Mesothelioma is an often aggressive form of cancer that affects lung, stomach or heart tissue. Like all types of cancer, early detection of mesothelioma greatly increases a person’s chances of recovering completely. Unfortunately, though, mesothelioma typically has a long latency period that often makes early detection difficult.
Doctors use four stages to describe the severity of mesothelioma. In the first stage, small tumors appear in a localized place. Regular imaging tests and other screening methods may help you identify mesothelioma when it is in its first – and most treatable – stage. If you notice some other warning signs, however, you may also have an early stage of the disease.
Asbestos exposure is arguably the clearest indicator that you may have mesothelioma. If you or a family member has ever worked with or near asbestos, you must recognize that you are at a higher risk of developing serious medical complications. This is true even if the asbestos exposure happened decades ago, as mesothelioma symptoms may not appear for 10 to 50 years after contact with asbestos.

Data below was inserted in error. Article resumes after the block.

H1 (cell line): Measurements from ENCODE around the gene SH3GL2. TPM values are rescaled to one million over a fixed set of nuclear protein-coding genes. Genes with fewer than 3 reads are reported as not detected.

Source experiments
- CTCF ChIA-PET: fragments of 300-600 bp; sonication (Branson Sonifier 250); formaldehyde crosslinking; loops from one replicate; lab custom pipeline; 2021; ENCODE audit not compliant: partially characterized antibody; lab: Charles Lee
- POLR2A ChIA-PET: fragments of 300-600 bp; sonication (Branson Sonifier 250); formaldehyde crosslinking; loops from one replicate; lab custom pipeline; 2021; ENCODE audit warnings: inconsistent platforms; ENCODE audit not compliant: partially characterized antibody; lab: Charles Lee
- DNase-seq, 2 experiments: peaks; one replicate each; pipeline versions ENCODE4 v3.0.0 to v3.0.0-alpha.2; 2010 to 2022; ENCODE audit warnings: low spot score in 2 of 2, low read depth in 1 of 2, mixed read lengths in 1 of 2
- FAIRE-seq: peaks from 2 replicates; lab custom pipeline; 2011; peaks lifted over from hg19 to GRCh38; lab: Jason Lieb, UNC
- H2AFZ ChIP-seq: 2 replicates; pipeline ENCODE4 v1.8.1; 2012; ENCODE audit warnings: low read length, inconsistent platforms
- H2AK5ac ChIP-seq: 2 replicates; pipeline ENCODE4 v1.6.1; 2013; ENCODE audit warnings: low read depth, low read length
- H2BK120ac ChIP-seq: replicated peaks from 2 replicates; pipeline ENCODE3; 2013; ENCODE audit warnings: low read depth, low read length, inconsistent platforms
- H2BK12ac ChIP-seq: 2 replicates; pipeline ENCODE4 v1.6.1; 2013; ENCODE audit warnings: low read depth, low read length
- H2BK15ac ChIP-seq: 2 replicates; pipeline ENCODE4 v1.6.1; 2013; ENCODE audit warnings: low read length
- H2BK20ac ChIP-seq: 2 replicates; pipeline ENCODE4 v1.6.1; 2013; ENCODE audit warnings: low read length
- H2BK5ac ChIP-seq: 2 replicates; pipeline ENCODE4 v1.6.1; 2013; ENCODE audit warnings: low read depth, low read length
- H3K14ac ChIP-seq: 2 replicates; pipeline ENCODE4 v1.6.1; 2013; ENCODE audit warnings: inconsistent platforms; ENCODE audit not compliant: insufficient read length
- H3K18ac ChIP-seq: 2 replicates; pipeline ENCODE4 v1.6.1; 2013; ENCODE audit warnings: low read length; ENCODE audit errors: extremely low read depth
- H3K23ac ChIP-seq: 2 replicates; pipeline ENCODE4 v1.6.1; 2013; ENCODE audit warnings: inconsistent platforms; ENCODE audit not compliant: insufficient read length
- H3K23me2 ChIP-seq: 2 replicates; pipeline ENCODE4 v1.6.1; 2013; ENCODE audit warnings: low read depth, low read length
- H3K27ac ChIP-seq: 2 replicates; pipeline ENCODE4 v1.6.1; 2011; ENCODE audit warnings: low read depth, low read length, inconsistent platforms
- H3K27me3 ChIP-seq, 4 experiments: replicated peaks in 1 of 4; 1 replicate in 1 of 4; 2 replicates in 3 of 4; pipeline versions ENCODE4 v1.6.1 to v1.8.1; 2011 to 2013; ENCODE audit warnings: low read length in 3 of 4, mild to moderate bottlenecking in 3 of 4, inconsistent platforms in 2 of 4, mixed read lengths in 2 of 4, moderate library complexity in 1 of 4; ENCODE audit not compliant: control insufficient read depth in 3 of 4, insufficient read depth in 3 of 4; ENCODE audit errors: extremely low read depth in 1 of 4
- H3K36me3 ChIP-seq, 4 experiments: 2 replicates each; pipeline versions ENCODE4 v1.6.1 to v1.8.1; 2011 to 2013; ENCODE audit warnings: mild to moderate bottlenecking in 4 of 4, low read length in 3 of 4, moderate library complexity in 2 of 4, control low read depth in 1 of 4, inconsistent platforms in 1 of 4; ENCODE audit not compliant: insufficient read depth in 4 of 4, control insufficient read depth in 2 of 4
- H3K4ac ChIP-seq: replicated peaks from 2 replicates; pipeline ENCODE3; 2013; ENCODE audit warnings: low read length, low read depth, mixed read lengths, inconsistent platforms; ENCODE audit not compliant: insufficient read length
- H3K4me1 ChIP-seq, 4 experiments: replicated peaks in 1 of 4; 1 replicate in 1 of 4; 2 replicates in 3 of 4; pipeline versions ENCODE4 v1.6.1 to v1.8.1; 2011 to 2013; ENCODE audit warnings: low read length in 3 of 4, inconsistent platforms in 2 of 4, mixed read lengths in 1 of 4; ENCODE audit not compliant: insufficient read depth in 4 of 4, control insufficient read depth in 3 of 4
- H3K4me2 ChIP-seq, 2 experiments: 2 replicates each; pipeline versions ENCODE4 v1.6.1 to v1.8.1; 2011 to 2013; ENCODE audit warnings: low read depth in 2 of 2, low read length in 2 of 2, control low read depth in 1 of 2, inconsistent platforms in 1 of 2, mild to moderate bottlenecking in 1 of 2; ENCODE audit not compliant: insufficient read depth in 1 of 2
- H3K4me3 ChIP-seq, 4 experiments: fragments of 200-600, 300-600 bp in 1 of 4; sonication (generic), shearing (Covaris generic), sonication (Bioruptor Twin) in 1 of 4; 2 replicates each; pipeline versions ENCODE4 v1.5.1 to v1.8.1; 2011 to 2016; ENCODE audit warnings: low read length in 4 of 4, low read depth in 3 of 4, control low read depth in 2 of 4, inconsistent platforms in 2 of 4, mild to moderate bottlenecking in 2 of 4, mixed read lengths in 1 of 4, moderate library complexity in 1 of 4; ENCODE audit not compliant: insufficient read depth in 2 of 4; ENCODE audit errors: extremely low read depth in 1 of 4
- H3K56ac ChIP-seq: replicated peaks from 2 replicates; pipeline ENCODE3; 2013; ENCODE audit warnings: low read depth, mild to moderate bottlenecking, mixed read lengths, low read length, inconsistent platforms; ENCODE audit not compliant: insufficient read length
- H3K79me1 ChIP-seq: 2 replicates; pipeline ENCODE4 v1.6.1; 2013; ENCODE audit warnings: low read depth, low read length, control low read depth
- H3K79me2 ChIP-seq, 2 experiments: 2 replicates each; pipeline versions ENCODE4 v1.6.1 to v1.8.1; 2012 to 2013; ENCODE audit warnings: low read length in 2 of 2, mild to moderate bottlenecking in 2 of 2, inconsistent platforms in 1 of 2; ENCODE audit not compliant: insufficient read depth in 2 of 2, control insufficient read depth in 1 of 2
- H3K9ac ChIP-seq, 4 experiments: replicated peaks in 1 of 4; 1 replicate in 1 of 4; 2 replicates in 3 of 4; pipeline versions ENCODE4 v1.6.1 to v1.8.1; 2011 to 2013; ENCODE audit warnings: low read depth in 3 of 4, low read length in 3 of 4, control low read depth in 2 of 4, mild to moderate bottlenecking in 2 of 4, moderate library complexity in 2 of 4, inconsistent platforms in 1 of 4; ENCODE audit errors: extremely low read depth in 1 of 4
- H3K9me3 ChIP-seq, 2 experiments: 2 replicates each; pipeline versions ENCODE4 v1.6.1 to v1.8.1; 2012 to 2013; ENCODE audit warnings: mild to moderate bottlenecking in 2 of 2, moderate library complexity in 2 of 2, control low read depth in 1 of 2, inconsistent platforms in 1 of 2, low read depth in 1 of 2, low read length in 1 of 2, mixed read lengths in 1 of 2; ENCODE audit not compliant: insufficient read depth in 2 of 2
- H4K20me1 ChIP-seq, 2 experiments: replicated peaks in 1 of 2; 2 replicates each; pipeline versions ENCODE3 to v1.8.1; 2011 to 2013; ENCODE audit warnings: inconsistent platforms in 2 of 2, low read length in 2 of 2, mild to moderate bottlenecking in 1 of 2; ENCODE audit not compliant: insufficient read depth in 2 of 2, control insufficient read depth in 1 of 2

Until recently, military installations and equipment regularly exposed service members to dangerous asbestos fibers. Therefore, if you are a veteran, you may have an increased likelihood of developing mesothelioma, even if you think you never worked directly with asbestos.
The symptoms of mesothelioma are not exclusive to the disease. As a result, after developing symptoms, you may think you have another medical condition. Nonetheless, if you develop any of the following physical symptoms, you may have mesothelioma:
- Pain in your lungs, abdomen or chest
- Swelling or lumps in torso or extremities
- Shortness of breath or difficulty breathing
- Nausea or unexplained weight loss
Mesothelioma often contributes to life-threatening health complications. Because early detection boosts your odds of making a full recovery, you must know whether you are at higher risk for developing this serious type of cancer.